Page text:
The poster, which shows a crowd of cartoon children committing an array of poolside do's and dont's, was spotted at the Salida Pool and Recreation Department in Salida, Colorado.
A Twitter user put a picture of the poster online, where people debated whether it was, in fact, offensive or not.
"Be Cool, Follow the Rules," the poster in question advises.
Below that, a number of children are swimming in the pool or at the edge of the pool.
Arrows point to certain children, indicating "not cool" behavior with a red arrow and "cool" behavior with a green arrow.
It just so happens that the two children exhibiting "cool" behavior are white. A blonde girl in a blue bathing suit smiles as she is about to step onto the diving board.
The majority of the kids being "not cool" are children of color. One is pushing another child into the water, another is running and a third seemingly diving into the pool.
Those who found the poster questionable took issue with the fact that children of color were doing dangerous activities, while all of the acceptable, "cool" activities were depicted with lighter-skinned people.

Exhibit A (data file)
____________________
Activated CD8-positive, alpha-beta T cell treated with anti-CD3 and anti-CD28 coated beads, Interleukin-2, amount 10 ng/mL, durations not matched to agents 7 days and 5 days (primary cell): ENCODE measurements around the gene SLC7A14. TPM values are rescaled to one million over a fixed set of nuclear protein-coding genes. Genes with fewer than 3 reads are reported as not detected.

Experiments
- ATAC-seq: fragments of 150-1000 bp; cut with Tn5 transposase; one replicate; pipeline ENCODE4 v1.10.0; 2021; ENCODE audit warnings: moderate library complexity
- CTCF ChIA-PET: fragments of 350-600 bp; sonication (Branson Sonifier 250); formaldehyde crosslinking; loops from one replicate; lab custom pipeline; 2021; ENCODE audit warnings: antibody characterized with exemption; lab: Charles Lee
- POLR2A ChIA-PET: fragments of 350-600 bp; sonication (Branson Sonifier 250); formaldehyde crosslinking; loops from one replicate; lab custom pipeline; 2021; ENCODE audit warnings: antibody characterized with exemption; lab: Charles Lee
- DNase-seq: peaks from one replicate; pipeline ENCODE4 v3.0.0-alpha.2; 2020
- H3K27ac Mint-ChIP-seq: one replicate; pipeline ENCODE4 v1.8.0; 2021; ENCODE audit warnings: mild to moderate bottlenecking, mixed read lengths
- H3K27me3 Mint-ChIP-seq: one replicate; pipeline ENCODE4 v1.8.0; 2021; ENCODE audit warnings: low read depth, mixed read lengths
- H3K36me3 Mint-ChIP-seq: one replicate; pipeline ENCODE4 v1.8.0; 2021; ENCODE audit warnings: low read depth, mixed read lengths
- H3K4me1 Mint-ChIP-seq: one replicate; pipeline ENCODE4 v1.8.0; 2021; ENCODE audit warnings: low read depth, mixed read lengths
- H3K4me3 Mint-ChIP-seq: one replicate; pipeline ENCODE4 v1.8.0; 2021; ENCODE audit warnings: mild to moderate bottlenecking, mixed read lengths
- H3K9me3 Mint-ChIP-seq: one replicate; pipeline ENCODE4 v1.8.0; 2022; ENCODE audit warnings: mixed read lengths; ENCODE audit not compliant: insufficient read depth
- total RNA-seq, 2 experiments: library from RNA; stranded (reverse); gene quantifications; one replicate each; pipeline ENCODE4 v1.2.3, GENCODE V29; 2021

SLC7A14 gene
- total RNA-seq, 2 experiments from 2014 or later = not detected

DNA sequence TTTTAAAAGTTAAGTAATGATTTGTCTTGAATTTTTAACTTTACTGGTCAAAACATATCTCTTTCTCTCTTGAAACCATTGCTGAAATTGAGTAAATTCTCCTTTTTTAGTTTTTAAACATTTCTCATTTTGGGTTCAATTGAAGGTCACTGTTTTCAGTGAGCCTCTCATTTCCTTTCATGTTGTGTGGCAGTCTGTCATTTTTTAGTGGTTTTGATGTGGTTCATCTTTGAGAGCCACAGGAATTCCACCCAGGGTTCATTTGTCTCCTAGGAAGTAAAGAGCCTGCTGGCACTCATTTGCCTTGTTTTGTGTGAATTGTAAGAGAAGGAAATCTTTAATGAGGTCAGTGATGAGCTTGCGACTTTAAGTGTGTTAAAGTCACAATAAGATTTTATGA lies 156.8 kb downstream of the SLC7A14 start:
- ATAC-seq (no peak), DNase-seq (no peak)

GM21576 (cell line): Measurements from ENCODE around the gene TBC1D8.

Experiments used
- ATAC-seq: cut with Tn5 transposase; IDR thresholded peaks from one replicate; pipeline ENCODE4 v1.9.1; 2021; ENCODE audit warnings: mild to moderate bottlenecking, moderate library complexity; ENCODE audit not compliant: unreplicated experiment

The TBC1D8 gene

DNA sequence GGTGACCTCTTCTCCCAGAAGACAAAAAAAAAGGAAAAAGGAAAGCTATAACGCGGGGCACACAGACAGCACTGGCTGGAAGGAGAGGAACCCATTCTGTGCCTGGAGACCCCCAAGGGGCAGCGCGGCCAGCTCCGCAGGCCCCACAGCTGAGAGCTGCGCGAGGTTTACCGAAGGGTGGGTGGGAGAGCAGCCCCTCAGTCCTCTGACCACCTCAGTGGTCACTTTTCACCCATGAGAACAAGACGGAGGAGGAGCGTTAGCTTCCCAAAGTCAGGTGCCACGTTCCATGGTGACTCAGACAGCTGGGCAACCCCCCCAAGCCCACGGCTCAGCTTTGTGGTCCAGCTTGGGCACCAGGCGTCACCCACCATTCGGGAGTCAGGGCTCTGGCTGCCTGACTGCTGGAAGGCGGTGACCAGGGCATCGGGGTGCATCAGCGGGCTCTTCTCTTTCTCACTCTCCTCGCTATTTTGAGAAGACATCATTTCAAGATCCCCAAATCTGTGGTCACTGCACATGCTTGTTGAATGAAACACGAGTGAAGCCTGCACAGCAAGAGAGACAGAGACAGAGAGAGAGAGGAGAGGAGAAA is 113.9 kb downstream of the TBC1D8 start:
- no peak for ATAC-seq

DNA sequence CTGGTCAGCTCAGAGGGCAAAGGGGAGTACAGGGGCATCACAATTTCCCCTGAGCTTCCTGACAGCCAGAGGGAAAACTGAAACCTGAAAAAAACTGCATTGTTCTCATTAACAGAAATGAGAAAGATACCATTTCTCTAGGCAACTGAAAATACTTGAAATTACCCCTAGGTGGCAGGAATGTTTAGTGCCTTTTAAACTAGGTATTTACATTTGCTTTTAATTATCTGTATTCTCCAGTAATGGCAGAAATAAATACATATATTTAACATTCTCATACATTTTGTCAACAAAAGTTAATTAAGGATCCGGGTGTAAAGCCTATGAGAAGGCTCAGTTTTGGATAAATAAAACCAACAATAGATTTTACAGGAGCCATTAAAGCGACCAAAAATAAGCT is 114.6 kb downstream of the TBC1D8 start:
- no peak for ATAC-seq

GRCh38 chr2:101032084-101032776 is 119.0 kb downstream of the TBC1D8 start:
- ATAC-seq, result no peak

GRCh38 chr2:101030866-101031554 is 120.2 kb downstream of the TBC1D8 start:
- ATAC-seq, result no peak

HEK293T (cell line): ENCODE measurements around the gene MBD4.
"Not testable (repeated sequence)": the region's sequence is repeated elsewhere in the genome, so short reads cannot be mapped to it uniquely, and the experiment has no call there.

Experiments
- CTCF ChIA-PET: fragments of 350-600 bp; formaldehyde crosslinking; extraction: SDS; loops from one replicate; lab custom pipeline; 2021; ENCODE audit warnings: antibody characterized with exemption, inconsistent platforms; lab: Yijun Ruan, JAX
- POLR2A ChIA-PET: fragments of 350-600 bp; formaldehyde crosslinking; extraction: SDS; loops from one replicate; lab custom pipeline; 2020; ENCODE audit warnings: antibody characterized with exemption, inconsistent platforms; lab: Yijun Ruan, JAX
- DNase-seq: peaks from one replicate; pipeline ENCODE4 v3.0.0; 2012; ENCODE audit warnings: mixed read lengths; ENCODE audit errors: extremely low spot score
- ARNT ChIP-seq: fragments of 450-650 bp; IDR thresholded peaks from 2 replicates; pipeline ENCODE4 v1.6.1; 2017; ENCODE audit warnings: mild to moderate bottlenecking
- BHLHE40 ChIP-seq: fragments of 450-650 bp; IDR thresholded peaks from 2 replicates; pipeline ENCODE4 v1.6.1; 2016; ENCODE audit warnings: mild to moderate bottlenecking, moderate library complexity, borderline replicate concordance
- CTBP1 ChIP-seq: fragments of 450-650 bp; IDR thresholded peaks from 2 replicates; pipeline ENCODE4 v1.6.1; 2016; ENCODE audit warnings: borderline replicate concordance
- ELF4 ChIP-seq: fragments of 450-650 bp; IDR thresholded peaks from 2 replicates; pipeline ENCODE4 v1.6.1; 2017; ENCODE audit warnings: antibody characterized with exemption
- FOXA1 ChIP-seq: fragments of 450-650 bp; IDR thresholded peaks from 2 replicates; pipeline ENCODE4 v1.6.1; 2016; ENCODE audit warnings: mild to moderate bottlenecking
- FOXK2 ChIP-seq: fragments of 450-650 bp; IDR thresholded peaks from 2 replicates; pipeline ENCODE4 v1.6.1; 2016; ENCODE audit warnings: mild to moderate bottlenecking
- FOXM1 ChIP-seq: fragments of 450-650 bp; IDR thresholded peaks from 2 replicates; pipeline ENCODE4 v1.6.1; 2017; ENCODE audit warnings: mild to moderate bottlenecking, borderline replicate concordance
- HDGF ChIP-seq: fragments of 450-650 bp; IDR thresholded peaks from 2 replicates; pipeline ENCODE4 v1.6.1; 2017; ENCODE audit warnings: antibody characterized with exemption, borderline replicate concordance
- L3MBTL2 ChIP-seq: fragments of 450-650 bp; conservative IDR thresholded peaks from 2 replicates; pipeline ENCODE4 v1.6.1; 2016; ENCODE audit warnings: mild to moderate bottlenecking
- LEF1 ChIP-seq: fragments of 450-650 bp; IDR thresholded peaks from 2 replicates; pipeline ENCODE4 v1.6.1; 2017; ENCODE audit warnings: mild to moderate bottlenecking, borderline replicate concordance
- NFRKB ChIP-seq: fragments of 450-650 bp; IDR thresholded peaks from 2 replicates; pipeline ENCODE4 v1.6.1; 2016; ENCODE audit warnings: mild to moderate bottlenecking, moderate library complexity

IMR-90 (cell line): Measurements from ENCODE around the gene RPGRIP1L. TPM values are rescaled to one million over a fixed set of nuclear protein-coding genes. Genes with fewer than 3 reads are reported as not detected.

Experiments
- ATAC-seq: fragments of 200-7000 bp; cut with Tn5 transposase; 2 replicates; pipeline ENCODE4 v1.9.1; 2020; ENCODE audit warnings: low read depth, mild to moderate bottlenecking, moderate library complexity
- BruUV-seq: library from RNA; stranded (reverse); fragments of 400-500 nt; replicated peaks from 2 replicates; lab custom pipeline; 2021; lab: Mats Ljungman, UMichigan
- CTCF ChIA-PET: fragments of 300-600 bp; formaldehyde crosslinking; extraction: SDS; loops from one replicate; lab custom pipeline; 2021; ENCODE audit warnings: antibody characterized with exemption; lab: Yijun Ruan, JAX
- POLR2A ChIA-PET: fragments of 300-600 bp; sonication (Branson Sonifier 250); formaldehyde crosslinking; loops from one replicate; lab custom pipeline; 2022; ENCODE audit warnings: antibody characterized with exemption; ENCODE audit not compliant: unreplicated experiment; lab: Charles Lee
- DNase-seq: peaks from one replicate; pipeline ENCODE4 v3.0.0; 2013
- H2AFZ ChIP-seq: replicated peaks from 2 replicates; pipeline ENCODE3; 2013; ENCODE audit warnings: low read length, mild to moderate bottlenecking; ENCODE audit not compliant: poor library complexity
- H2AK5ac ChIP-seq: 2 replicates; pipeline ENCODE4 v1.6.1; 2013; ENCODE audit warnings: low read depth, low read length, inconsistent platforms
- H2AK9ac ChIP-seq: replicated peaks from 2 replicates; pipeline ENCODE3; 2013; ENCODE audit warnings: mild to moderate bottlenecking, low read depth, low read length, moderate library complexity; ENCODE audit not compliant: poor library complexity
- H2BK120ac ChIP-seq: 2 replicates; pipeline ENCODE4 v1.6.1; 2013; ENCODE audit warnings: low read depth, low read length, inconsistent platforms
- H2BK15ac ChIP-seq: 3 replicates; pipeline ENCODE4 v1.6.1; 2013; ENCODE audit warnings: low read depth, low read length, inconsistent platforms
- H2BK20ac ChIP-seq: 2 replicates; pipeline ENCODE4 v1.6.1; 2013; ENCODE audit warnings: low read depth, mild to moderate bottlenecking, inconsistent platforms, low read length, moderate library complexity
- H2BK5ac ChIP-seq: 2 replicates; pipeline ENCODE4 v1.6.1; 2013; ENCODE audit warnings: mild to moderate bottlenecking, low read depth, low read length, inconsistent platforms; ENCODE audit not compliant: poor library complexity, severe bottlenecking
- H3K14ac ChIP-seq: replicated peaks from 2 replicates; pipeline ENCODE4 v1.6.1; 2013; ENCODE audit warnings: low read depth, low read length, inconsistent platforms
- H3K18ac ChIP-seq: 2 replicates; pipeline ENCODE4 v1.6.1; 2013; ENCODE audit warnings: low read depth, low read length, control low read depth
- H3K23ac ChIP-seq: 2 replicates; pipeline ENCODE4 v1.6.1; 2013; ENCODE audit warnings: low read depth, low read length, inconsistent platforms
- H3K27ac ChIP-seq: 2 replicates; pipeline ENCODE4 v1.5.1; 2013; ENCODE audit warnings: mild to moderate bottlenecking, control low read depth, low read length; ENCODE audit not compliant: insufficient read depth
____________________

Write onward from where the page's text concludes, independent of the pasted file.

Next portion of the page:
"Seriously, @RedCross? Behaving white kids are 'cool'; children of color depicted as misbehaving/'not cool' #racism" wrote one critic
And one man didn't understand what the fuss was all about:
Though there were those that thought the interpretation was a bit of an overreach
, the Red Cross swiftly apologized, replying to the original tweet
and later issuing a statement.
"We deeply apologize for any misunderstanding, as it was absolutely not our intent to offend anyone. As one of the nation's oldest and largest humanitarian organizations, we are committed to diversity and inclusion in all that we do, every day," it wrote on its website
The organization also said it has removed the image from its website and app, and has requested the poster be removed from aquatic facilities. The Salida Rec Center also tweeted
that it had removed the poster and "didn't scrutinize it like we should have."
The poster was originally part of the Red Cross' 2014 "Aquatics Centennial Campaign."
"We are focusing on areas with higher-than-average drowning rates and participants who otherwise wouldn't have the opportunity to take swim lessons," the Red Cross wrote.